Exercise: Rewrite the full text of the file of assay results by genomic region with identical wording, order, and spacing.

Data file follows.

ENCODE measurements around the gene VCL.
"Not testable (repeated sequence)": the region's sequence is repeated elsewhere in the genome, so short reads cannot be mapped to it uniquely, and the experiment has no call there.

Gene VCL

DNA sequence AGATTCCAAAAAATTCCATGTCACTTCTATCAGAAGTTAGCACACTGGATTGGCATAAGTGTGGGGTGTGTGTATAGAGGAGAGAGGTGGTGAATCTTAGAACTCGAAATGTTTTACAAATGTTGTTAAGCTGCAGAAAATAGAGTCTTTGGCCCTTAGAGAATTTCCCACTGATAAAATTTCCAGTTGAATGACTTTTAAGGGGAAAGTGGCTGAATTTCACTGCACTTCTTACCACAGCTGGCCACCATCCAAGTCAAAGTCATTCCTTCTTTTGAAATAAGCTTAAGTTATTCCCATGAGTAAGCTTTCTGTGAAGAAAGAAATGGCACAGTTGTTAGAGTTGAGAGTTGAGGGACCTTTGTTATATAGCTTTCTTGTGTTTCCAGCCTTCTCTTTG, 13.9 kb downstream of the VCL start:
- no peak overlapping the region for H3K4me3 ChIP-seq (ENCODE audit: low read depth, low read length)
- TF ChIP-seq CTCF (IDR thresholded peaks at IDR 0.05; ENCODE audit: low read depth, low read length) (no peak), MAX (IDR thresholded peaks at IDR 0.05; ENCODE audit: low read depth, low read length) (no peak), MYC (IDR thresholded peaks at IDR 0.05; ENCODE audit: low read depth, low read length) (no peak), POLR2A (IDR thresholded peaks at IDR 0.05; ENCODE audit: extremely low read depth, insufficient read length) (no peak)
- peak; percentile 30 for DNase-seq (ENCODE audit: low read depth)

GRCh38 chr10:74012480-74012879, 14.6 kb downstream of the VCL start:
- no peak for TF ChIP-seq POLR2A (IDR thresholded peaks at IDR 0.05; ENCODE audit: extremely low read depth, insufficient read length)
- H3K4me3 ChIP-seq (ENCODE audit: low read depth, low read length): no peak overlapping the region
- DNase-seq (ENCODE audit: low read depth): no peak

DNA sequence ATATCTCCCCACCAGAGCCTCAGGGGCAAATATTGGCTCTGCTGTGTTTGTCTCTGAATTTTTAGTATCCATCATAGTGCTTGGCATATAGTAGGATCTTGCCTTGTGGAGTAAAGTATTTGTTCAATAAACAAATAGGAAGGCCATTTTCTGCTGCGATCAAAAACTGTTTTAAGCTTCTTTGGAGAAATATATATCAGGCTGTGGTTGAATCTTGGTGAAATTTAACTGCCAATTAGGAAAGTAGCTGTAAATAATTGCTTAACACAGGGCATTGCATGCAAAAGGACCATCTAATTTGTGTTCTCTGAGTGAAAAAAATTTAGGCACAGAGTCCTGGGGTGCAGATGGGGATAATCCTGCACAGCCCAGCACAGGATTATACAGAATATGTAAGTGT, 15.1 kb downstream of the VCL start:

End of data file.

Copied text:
ENCODE measurements around the gene VCL.
"Not testable (repeated sequence)": the region's sequence is repeated elsewhere in the genome, so short reads cannot be mapped to it uniquely, and the experiment has no call there.

Gene VCL

DNA sequence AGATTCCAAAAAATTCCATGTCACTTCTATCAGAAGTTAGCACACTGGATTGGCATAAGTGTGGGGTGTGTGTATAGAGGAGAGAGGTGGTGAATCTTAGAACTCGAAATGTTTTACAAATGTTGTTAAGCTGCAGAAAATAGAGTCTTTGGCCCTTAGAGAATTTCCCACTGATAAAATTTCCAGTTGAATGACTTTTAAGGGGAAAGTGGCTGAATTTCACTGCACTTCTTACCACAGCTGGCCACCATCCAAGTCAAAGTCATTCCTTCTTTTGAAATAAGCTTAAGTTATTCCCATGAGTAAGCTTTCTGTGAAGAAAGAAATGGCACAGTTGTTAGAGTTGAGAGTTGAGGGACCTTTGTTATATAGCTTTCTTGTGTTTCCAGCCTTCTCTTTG, 13.9 kb downstream of the VCL start:
- no peak overlapping the region for H3K4me3 ChIP-seq (ENCODE audit: low read depth, low read length)
- TF ChIP-seq CTCF (IDR thresholded peaks at IDR 0.05; ENCODE audit: low read depth, low read length) (no peak), MAX (IDR thresholded peaks at IDR 0.05; ENCODE audit: low read depth, low read length) (no peak), MYC (IDR thresholded peaks at IDR 0.05; ENCODE audit: low read depth, low read length) (no peak), POLR2A (IDR thresholded peaks at IDR 0.05; ENCODE audit: extremely low read depth, insufficient read length) (no peak)
- peak; percentile 30 for DNase-seq (ENCODE audit: low read depth)

GRCh38 chr10:74012480-74012879, 14.6 kb downstream of the VCL start:
- no peak for TF ChIP-seq POLR2A (IDR thresholded peaks at IDR 0.05; ENCODE audit: extremely low read depth, insufficient read length)
- H3K4me3 ChIP-seq (ENCODE audit: low read depth, low read length): no peak overlapping the region
- DNase-seq (ENCODE audit: low read depth): no peak

DNA sequence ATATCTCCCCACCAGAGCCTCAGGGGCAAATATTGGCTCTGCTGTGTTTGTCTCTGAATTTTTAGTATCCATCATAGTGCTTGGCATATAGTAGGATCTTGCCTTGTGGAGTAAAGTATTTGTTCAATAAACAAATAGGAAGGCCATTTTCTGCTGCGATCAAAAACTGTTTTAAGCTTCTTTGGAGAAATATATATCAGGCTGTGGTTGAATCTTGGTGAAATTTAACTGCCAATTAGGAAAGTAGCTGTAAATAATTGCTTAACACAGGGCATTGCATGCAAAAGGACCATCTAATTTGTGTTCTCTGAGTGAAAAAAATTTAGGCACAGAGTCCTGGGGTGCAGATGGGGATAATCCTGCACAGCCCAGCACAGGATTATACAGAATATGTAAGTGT, 15.1 kb downstream of the VCL start: